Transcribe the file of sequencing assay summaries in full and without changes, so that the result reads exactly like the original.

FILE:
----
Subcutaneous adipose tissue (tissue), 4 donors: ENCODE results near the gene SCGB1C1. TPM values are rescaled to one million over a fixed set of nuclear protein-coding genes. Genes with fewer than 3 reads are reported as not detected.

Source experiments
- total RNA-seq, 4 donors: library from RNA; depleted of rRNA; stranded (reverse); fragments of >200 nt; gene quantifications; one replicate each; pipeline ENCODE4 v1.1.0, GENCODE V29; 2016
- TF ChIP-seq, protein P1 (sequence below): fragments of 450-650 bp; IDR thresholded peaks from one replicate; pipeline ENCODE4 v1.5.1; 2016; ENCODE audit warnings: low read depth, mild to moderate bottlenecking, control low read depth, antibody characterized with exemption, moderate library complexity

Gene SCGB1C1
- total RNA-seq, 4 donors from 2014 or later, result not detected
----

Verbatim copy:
Subcutaneous adipose tissue (tissue), 4 donors: ENCODE results near the gene SCGB1C1. TPM values are rescaled to one million over a fixed set of nuclear protein-coding genes. Genes with fewer than 3 reads are reported as not detected.

Source experiments
- total RNA-seq, 4 donors: library from RNA; depleted of rRNA; stranded (reverse); fragments of >200 nt; gene quantifications; one replicate each; pipeline ENCODE4 v1.1.0, GENCODE V29; 2016
- TF ChIP-seq, protein P1 (sequence below): fragments of 450-650 bp; IDR thresholded peaks from one replicate; pipeline ENCODE4 v1.5.1; 2016; ENCODE audit warnings: low read depth, mild to moderate bottlenecking, control low read depth, antibody characterized with exemption, moderate library complexity

Gene SCGB1C1
- total RNA-seq, 4 donors from 2014 or later, result not detected